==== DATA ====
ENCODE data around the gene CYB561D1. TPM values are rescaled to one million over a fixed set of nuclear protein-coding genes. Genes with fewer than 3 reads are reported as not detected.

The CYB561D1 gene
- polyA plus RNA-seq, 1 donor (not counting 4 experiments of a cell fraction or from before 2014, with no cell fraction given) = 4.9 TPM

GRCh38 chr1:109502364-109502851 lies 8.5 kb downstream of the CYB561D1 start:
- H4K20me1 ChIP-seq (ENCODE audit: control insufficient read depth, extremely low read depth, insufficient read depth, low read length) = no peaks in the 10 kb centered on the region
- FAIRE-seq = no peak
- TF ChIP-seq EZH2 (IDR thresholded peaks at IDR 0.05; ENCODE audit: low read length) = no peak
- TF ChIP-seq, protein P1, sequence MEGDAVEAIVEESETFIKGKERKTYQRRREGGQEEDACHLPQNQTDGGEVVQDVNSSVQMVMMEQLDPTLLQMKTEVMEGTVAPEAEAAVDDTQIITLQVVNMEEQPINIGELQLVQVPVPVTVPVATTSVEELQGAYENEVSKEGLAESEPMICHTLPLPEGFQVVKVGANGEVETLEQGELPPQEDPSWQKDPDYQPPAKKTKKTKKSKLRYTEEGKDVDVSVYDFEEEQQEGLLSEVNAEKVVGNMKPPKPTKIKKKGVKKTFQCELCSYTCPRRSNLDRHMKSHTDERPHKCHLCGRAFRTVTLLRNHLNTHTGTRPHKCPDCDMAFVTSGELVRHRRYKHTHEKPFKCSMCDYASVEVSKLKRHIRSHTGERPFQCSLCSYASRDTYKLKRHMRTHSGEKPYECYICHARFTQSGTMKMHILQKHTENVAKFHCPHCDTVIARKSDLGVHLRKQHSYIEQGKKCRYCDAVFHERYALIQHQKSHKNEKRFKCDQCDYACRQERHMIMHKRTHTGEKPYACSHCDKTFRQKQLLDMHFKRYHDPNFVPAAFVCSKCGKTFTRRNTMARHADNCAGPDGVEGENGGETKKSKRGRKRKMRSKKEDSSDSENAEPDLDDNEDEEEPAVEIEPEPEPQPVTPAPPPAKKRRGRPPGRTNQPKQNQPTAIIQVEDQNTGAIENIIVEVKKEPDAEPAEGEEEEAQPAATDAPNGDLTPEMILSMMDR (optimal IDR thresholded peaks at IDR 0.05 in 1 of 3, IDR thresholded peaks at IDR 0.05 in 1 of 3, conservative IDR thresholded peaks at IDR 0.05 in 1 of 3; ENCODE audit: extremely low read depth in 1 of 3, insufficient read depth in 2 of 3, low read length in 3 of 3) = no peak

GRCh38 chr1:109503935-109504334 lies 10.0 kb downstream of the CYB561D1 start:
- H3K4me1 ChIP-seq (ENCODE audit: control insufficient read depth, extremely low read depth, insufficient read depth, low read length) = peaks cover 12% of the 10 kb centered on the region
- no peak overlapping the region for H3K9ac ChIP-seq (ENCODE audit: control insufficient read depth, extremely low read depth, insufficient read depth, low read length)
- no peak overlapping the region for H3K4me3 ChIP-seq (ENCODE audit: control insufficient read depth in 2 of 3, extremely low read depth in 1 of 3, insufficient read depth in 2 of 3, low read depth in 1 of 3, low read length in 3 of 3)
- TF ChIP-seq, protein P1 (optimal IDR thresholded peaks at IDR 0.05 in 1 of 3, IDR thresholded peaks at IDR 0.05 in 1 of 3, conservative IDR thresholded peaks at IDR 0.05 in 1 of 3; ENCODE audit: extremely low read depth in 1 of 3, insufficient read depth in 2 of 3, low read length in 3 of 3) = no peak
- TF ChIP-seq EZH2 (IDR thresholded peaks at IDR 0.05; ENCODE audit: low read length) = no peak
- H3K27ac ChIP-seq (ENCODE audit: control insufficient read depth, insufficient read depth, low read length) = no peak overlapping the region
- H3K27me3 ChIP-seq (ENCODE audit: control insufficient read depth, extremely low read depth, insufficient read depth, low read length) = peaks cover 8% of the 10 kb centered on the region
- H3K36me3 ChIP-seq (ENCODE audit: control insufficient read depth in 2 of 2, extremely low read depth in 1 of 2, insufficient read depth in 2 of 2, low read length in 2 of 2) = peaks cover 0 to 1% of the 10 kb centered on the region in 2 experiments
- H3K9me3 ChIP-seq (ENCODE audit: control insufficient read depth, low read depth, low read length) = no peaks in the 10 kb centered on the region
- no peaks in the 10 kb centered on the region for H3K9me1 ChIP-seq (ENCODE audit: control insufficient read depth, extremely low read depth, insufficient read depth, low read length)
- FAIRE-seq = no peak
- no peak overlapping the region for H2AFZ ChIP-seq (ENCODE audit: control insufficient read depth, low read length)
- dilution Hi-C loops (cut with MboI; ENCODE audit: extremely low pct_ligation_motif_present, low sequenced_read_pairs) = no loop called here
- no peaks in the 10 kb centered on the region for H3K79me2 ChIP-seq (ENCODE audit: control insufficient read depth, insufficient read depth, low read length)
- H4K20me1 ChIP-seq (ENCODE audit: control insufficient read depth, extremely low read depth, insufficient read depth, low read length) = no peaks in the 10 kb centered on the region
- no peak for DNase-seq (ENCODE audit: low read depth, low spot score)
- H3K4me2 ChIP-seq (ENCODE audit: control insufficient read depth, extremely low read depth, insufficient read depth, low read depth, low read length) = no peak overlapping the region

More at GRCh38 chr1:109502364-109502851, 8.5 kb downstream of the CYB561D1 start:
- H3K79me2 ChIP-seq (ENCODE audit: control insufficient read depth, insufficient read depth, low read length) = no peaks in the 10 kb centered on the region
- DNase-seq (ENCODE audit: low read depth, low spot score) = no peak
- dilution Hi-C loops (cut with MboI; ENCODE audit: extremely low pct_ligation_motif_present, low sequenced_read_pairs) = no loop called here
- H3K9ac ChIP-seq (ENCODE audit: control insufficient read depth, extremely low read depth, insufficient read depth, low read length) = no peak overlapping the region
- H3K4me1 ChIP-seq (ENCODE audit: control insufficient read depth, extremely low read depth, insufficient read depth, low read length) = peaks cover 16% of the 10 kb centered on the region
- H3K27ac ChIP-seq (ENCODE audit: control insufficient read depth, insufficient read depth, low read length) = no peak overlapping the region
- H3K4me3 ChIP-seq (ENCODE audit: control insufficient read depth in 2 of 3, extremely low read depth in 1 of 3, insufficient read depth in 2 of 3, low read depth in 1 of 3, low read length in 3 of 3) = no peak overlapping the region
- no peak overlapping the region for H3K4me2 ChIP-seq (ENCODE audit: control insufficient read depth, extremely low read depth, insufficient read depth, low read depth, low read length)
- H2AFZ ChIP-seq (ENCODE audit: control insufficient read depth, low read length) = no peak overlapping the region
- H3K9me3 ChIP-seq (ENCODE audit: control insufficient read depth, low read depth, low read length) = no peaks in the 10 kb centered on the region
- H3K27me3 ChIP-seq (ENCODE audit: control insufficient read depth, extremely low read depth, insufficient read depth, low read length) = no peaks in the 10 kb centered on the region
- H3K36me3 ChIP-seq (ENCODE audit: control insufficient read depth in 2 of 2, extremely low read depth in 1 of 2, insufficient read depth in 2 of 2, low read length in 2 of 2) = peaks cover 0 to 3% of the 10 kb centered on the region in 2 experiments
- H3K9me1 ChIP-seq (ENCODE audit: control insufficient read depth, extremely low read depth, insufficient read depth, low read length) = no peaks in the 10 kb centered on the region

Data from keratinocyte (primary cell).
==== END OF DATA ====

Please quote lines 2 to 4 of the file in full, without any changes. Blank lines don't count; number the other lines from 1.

The CYB561D1 gene
- polyA plus RNA-seq, 1 donor (not counting 4 experiments of a cell fraction or from before 2014, with no cell fraction given) = 4.9 TPM

GRCh38 chr1:109502364-109502851 lies 8.5 kb downstream of the CYB561D1 start: